On-road beta-testing is a big step for a new technology like this, and it’s a smart move by Toyota in terms of grabbing headlines. Of course, Ford announced a road-testing partnership for its plug-in hybrids earlier this month; still, the prospect of Southern California Edison using some plug-in vehicles (plans are for a fleet of 20 by the end of 2009) hasn’t captured people’s imaginations as much as the Toyota project.

And where’s our friend the Chevrolet Volt in all of this? Some industry watchers suggest that GM’s plug-in technology is the most potentially robust; are Bob Lutz and his colleagues wussing out on a challenge, or playing a waiting game?

The bottom line is that none of these vehicles are ready for prime time yet. The issue is the battery: nickel-hydride batteries just don’t have the power needed to run a car (much less an SUV) very far for very long. Lithium-ion batteries seem, right now, to be the answer (though some carmakers appear to be focusing instead on hydrogen fuel cells). The question is, how long will it be until someone develops an Li battery that’s safe, powerful, efficient, and affordable enough to make sense for people to want to buy it?

We spend a lot of time ooh-ing and ahh-ing at plug-in car design, but the cornerstone to making this work is lightweight, durable, and safe battery technology. Without it, the plug-in race is going to be stalled at the starting line.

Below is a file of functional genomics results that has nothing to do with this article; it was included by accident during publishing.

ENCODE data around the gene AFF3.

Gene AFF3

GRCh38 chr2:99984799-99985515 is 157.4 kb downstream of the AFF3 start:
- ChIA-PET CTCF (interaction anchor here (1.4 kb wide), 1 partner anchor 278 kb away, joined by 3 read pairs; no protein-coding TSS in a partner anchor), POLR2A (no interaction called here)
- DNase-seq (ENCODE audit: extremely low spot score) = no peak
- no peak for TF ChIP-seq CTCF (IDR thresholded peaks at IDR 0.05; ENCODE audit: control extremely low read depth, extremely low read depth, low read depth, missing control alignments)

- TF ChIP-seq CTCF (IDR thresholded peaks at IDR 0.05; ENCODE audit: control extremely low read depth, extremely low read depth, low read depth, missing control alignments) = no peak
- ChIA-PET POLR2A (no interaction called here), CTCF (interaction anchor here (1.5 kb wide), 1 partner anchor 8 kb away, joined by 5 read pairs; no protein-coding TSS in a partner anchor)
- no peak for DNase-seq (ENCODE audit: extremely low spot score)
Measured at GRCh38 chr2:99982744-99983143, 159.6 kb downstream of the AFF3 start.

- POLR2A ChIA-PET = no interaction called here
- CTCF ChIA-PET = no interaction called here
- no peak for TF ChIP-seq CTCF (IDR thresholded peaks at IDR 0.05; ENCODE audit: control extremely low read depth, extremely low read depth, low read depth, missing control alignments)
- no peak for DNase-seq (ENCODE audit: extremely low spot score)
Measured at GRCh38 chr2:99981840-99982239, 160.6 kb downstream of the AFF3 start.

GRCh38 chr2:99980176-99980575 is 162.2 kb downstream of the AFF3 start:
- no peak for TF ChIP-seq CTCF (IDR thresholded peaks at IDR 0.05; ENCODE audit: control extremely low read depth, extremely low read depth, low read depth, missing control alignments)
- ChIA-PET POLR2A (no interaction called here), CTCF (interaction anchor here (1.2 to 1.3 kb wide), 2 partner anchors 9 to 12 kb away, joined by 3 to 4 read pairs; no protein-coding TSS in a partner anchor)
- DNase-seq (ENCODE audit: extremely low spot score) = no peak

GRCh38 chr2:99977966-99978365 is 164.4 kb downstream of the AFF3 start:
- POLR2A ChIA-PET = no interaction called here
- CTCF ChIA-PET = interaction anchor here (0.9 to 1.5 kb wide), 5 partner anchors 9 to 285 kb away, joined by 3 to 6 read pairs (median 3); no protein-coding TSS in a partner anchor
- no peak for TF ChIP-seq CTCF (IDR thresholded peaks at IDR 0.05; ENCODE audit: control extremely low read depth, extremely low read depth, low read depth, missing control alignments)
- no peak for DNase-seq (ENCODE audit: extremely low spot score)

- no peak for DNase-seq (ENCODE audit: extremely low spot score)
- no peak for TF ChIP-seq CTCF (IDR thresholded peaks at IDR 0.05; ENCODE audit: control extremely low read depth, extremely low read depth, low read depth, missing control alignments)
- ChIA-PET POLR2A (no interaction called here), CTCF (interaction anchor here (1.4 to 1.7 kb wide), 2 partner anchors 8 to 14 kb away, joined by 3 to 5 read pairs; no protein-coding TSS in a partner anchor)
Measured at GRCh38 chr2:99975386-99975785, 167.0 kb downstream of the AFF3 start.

The good folks at Tesla Motors seem to have worked this out–their Tesla Roadster goes 200 miles on a charge and tops out at 135 miles per hour, thanks to its nearly 7,000 lithium-ion power cells. Of course, all that oomph comes at a price; at over $90,000 and with a year-long waiting list, the Tesla Roadster isn’t likely to be the 21st century’s Model T!

What is to be Done? Or, A Guide for the Perplexed

Chevrolet Malibu Hybrid

Sometimes I like to put the student loans to work (by borrowing titles from classic literature, for instance). But, as the coffee ads used to say, “it’s to prove a point.” This spring and summer have seen lots of green-car headlines, which makes me happy; however, if you look at the big picture, you see a lot of different directions.

For instance, I’ve been meaning to write about the Mercedes E320 Bluetec being selected as the 2007 World Green Car of the Year since the award was announced in April. The Bluetec is a fuel-efficient clean diesel; it gets 36 miles per gallon, and thanks to high-tech catalytic converters, its emissions are significantly lower than a gasoline engine’s. And it’s available in the US! (But good luck finding a gas station with diesel in most major cities.) Another finalist for the year’s Green Car honors was the Volkswagen Polo BlueMotion, a 60-mile-per-gallon clean-diesel family hatchback. Yes, you read that right. Sadly, the Polo BlueMotion isn’t scheduled to come to the US anytime soon.